Arsenic is another theoretical possibility, and evidence for this was found in 2008. Visscher says that the link to arsenic was strengthened in 2014 when he and colleagues found evidence for arsenic-based photosynthesis in depth. To further support their theory, the researchers needed to find a modern analogue to study biogeochemistry and element cycling.

Challenges of working in the fossil record

Finding an analogue to the conditions of early soil is a challenge for several reasons, apart from the fact that oxygen is now abundant. For example, evidence shows that early microbes captured atmospheric carbon and produced organic matter at a time when volcanic eruptions were frequent, UV light was intense in the absence of the ozone layer, and oceans were basically a toxic soup.

Another challenging aspect of working in the fossil record, especially those as old as some stromatolites, is that there are few left due to rock cycling as continents move. However, a breakthrough occurred when the team discovered an active microbial mat, which currently exists under the harsh conditions of Laguna La Brava in the Atacama Desert in Chile.

Otherworldly Microbial Mats

The rugs have not been studied before but present a different worldly set of conditions, such as those from early Earth. The carpets are in a unique environment that leaves them in a permanent oxygen-free state at high altitude where they are exposed to wild, daily temperature fluctuations and high UV conditions. The rugs serve as powerful and informative tools for truly understanding life in early Earth conditions.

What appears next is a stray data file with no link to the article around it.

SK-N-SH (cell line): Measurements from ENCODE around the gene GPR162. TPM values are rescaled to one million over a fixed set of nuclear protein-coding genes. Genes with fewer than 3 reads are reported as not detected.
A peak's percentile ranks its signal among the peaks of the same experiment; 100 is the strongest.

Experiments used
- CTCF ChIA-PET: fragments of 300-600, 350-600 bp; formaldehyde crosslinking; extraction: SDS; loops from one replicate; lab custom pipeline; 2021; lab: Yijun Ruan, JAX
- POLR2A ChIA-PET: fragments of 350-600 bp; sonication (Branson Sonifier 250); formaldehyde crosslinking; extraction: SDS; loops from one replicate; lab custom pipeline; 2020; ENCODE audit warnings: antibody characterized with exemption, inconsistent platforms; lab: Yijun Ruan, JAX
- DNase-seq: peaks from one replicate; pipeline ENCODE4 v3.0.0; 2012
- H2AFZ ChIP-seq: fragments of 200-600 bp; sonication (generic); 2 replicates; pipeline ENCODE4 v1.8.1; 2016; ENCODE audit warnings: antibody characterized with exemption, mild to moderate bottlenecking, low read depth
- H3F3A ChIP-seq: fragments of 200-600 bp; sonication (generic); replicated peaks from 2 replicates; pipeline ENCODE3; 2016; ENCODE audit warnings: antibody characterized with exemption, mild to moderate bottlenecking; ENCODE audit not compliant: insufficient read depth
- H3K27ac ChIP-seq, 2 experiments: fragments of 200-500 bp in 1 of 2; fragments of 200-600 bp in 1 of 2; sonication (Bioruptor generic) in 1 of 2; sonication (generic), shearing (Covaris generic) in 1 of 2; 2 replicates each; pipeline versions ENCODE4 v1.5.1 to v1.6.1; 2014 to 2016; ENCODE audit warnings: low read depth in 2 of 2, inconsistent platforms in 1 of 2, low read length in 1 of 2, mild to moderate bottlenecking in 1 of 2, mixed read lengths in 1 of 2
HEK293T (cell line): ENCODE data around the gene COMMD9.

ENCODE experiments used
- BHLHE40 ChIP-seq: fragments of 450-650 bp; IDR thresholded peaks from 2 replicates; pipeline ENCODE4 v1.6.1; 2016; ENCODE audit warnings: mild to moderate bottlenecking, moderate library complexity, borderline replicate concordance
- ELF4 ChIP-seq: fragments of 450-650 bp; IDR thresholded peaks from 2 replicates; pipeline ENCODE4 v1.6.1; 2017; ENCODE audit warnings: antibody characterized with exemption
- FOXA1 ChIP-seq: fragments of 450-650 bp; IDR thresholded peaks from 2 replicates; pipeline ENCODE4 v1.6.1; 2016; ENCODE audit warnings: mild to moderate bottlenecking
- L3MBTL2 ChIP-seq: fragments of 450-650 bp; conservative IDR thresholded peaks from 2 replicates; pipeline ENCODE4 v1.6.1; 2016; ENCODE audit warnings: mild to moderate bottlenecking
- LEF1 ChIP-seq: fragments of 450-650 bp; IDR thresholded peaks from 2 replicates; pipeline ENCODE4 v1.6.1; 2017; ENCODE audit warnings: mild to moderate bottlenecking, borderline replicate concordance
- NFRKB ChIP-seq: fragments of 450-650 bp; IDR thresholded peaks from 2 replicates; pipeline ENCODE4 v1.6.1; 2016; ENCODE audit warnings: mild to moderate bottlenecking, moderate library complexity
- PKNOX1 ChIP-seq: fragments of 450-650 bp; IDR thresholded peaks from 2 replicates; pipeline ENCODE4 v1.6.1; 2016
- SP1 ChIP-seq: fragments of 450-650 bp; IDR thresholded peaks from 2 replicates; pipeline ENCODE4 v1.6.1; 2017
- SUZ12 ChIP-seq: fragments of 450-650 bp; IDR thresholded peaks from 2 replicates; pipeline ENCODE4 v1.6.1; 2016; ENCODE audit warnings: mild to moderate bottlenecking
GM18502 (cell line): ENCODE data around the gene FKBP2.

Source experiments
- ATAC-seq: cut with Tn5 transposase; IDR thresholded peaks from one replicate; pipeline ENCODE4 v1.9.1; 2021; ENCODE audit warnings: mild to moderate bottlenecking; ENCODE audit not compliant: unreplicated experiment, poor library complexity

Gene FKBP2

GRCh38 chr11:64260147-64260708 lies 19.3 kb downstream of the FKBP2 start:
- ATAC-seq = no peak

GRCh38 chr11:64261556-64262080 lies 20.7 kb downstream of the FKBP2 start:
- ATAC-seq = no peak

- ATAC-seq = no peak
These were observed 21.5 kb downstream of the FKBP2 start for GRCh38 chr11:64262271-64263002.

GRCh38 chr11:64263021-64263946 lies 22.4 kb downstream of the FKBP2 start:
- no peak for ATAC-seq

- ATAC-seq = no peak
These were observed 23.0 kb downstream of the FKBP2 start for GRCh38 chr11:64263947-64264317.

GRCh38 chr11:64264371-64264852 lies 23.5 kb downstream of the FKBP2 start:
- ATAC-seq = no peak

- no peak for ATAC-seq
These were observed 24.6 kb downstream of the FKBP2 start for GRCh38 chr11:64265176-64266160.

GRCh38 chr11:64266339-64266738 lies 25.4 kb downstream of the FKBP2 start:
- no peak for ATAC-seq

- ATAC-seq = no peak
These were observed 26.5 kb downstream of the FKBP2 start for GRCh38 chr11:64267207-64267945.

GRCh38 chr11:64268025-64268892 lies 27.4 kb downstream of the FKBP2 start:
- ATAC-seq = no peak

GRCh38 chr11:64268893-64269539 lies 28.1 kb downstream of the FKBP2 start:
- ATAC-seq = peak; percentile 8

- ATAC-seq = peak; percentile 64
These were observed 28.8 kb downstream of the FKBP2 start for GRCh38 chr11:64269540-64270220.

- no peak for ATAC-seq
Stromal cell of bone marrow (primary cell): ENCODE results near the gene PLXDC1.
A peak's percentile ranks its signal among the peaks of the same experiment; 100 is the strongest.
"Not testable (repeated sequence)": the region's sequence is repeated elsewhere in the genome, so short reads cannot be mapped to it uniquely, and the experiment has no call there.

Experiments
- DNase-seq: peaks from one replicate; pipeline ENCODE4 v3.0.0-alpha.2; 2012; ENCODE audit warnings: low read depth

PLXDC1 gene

A blood-red river

“We started working in Chile, where I found a blood-red river,” said Visscher. The red sediments consist of anoxogenic photosynthetic bacteria. The water also contains a lot of arsenic. The water that flows over the carpets contains hydrogen sulphide which has a volcanic origin and it flows very quickly over these carpets. There is absolutely no oxygen. ”

Microbes that metabolize active arsenic

The team also showed that the carpets made carbonate deposits and created a new generation of stromatolites. The carbonate materials also showed evidence of arsenic cycling – that arsenic acts as a means of electrons – proving that microbes actively metabolize arsenic, much like oxygen in modern systems. Visscher says that these results, together with the fossil evidence, give a strong sense of the Earth’s early conditions.

“When looking for evidence of life on Mars, they will look at iron and probably they should also look at arsenic,” says Visscher, noting that an important tool they used to conduct this research is similar to one aboard the Mars Perseverance Rover, for currently on its way to Mars.

Source: Pieter T. Visscher et al. Modern arsenotrophic microbial mats provide an analogue for life in the anoxic Archean, Communications Earth & Environment (2020). DOI: 10.1038 / s43247-020-00025-2

The Daily Galaxy, Jake Burba, via University of Connecticut